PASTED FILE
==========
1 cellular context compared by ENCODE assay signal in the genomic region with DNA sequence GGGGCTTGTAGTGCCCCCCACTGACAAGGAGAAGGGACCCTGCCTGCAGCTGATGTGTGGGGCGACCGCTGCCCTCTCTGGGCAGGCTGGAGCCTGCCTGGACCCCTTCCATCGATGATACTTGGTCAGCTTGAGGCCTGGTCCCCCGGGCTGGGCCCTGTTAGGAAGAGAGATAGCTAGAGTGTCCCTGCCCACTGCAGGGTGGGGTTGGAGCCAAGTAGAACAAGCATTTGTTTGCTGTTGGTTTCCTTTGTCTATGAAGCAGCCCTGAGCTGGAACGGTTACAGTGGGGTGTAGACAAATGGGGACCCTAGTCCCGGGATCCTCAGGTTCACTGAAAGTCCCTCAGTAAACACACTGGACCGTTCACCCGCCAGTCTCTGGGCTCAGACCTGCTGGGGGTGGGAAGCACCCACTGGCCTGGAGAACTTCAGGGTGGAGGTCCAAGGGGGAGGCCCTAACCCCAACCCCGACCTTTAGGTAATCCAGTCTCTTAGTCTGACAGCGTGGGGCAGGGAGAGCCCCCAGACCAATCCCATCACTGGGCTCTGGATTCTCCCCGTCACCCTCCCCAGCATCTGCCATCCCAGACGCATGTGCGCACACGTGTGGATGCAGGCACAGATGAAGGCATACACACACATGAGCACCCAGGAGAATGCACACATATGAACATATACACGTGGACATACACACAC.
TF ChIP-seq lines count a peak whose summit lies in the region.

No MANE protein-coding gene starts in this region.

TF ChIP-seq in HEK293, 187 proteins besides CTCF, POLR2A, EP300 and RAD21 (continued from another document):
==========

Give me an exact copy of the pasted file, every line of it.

1 cellular context compared by ENCODE assay signal in the genomic region with DNA sequence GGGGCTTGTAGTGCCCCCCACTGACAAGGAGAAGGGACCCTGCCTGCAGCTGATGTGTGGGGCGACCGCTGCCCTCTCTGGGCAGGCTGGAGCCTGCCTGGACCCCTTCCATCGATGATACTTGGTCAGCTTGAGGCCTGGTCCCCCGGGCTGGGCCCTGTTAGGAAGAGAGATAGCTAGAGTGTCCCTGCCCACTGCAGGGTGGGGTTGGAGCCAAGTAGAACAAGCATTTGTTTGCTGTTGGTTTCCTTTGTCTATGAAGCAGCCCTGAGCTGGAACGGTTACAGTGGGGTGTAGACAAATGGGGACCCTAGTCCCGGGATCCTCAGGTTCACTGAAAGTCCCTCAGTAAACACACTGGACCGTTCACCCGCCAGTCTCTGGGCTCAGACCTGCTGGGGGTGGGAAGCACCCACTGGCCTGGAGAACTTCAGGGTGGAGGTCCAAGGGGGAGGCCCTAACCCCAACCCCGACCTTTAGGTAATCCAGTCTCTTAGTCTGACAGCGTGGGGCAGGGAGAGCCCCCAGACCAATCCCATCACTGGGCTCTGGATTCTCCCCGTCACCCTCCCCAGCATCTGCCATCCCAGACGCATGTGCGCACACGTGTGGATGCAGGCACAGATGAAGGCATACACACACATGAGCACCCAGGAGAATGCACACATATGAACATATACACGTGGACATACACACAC.
TF ChIP-seq lines count a peak whose summit lies in the region.

No MANE protein-coding gene starts in this region.

TF ChIP-seq in HEK293, 187 proteins besides CTCF, POLR2A, EP300 and RAD21 (continued from another document):